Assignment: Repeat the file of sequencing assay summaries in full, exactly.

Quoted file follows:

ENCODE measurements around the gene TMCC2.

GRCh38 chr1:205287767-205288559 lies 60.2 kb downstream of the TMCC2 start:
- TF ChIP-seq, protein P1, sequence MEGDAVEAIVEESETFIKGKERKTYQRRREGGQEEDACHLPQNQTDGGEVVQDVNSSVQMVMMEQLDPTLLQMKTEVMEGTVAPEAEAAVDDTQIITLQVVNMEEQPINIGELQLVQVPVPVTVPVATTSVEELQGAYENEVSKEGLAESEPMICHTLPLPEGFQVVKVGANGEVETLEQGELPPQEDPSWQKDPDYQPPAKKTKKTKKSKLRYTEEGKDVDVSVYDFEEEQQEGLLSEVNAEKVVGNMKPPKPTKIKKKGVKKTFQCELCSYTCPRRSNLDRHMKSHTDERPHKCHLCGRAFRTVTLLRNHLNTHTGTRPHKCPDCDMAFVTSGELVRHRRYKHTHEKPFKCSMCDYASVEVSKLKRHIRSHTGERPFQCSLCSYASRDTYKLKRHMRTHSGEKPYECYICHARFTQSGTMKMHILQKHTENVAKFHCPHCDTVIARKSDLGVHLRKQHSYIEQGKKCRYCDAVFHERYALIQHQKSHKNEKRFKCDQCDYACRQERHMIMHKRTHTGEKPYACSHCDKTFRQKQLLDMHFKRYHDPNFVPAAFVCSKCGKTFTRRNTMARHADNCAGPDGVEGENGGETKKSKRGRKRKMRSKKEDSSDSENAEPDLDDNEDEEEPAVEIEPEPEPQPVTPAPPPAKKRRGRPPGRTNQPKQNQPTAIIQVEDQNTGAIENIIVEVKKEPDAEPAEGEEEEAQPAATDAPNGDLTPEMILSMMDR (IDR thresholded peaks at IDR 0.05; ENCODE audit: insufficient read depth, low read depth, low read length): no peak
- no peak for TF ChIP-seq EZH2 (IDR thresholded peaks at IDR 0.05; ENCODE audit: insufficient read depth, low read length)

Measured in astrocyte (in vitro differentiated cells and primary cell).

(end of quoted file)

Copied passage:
ENCODE measurements around the gene TMCC2.

GRCh38 chr1:205287767-205288559 lies 60.2 kb downstream of the TMCC2 start:
- TF ChIP-seq, protein P1, sequence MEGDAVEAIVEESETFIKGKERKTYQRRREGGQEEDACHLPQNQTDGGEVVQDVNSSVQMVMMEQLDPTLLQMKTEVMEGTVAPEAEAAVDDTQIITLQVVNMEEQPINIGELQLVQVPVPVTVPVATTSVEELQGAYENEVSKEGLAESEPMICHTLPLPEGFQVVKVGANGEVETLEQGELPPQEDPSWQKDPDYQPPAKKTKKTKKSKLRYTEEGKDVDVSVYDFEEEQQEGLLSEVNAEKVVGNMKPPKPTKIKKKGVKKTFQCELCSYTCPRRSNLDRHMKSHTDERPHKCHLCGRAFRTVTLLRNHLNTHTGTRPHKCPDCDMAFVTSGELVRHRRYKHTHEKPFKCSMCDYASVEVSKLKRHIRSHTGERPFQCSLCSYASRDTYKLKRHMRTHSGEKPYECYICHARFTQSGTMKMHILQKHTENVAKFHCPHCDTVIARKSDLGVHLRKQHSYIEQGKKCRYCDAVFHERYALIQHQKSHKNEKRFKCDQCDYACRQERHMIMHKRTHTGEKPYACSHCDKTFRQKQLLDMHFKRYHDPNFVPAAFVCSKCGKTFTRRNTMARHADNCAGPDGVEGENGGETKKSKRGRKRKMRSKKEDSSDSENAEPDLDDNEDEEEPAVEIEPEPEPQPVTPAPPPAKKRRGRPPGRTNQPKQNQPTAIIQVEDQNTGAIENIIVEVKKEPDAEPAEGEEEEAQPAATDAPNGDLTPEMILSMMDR (IDR thresholded peaks at IDR 0.05; ENCODE audit: insufficient read depth, low read depth, low read length): no peak
- no peak for TF ChIP-seq EZH2 (IDR thresholded peaks at IDR 0.05; ENCODE audit: insufficient read depth, low read length)

Measured in astrocyte (in vitro differentiated cells and primary cell).